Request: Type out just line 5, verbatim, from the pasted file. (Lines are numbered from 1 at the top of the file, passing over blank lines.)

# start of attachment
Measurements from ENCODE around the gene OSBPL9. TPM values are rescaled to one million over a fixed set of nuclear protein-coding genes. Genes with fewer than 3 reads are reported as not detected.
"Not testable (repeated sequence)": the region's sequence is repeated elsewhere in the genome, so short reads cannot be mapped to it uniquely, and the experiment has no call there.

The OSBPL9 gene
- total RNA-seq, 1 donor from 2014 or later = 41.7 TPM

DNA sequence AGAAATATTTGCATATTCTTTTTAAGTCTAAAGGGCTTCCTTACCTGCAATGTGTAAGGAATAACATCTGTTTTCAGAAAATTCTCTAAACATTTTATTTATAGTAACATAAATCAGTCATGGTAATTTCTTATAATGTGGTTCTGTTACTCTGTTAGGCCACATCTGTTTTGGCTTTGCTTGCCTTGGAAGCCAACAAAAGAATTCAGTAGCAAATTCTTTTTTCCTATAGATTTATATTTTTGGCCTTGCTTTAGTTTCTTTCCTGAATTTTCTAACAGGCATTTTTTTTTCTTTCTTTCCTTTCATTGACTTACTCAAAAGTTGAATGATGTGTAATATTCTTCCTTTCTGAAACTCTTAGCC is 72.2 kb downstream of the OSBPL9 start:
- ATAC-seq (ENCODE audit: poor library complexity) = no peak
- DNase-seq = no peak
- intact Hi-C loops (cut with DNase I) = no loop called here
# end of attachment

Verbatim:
DNA sequence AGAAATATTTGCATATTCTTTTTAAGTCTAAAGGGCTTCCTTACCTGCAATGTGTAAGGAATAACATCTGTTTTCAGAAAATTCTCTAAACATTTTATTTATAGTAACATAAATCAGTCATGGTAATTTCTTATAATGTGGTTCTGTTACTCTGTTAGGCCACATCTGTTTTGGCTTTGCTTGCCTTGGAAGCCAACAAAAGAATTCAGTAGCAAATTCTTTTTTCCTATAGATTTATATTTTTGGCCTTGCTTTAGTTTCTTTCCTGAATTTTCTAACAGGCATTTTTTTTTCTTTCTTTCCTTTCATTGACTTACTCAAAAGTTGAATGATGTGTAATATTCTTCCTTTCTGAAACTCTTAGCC is 72.2 kb downstream of the OSBPL9 start: